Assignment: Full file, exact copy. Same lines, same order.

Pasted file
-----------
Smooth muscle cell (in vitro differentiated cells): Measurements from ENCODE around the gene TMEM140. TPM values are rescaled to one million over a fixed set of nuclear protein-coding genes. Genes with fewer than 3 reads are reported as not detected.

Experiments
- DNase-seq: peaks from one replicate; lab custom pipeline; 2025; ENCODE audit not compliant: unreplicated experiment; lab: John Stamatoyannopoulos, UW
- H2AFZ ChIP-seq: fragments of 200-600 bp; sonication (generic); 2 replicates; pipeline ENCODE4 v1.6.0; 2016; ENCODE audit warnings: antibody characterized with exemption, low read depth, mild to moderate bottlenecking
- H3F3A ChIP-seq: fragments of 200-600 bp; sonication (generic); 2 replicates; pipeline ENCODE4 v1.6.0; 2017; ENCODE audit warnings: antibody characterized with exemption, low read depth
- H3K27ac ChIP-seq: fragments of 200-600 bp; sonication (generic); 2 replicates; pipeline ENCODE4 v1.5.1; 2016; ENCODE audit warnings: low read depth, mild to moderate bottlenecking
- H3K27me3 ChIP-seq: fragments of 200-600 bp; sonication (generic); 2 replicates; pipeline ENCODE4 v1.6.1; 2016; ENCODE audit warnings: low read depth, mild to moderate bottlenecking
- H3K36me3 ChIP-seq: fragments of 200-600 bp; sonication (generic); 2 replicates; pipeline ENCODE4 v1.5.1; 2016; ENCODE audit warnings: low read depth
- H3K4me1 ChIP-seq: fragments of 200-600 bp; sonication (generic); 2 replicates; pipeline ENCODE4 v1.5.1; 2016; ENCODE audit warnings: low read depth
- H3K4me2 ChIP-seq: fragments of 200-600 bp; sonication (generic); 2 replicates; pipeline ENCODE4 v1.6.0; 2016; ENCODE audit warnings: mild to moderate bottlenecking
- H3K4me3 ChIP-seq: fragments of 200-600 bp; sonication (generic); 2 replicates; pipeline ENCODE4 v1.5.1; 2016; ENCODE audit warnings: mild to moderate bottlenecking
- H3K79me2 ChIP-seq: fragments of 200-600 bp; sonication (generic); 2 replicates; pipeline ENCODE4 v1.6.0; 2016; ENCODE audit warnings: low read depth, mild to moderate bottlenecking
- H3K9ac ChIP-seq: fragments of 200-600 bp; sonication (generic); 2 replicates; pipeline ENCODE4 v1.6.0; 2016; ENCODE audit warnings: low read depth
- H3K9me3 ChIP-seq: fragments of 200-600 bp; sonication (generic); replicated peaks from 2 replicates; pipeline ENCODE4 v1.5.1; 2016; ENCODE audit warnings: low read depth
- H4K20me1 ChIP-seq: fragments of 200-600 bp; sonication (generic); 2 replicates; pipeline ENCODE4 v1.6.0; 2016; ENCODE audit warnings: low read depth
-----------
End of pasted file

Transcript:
Smooth muscle cell (in vitro differentiated cells): Measurements from ENCODE around the gene TMEM140. TPM values are rescaled to one million over a fixed set of nuclear protein-coding genes. Genes with fewer than 3 reads are reported as not detected.

Experiments
- DNase-seq: peaks from one replicate; lab custom pipeline; 2025; ENCODE audit not compliant: unreplicated experiment; lab: John Stamatoyannopoulos, UW
- H2AFZ ChIP-seq: fragments of 200-600 bp; sonication (generic); 2 replicates; pipeline ENCODE4 v1.6.0; 2016; ENCODE audit warnings: antibody characterized with exemption, low read depth, mild to moderate bottlenecking
- H3F3A ChIP-seq: fragments of 200-600 bp; sonication (generic); 2 replicates; pipeline ENCODE4 v1.6.0; 2017; ENCODE audit warnings: antibody characterized with exemption, low read depth
- H3K27ac ChIP-seq: fragments of 200-600 bp; sonication (generic); 2 replicates; pipeline ENCODE4 v1.5.1; 2016; ENCODE audit warnings: low read depth, mild to moderate bottlenecking
- H3K27me3 ChIP-seq: fragments of 200-600 bp; sonication (generic); 2 replicates; pipeline ENCODE4 v1.6.1; 2016; ENCODE audit warnings: low read depth, mild to moderate bottlenecking
- H3K36me3 ChIP-seq: fragments of 200-600 bp; sonication (generic); 2 replicates; pipeline ENCODE4 v1.5.1; 2016; ENCODE audit warnings: low read depth
- H3K4me1 ChIP-seq: fragments of 200-600 bp; sonication (generic); 2 replicates; pipeline ENCODE4 v1.5.1; 2016; ENCODE audit warnings: low read depth
- H3K4me2 ChIP-seq: fragments of 200-600 bp; sonication (generic); 2 replicates; pipeline ENCODE4 v1.6.0; 2016; ENCODE audit warnings: mild to moderate bottlenecking
- H3K4me3 ChIP-seq: fragments of 200-600 bp; sonication (generic); 2 replicates; pipeline ENCODE4 v1.5.1; 2016; ENCODE audit warnings: mild to moderate bottlenecking
- H3K79me2 ChIP-seq: fragments of 200-600 bp; sonication (generic); 2 replicates; pipeline ENCODE4 v1.6.0; 2016; ENCODE audit warnings: low read depth, mild to moderate bottlenecking
- H3K9ac ChIP-seq: fragments of 200-600 bp; sonication (generic); 2 replicates; pipeline ENCODE4 v1.6.0; 2016; ENCODE audit warnings: low read depth
- H3K9me3 ChIP-seq: fragments of 200-600 bp; sonication (generic); replicated peaks from 2 replicates; pipeline ENCODE4 v1.5.1; 2016; ENCODE audit warnings: low read depth
- H4K20me1 ChIP-seq: fragments of 200-600 bp; sonication (generic); 2 replicates; pipeline ENCODE4 v1.6.0; 2016; ENCODE audit warnings: low read depth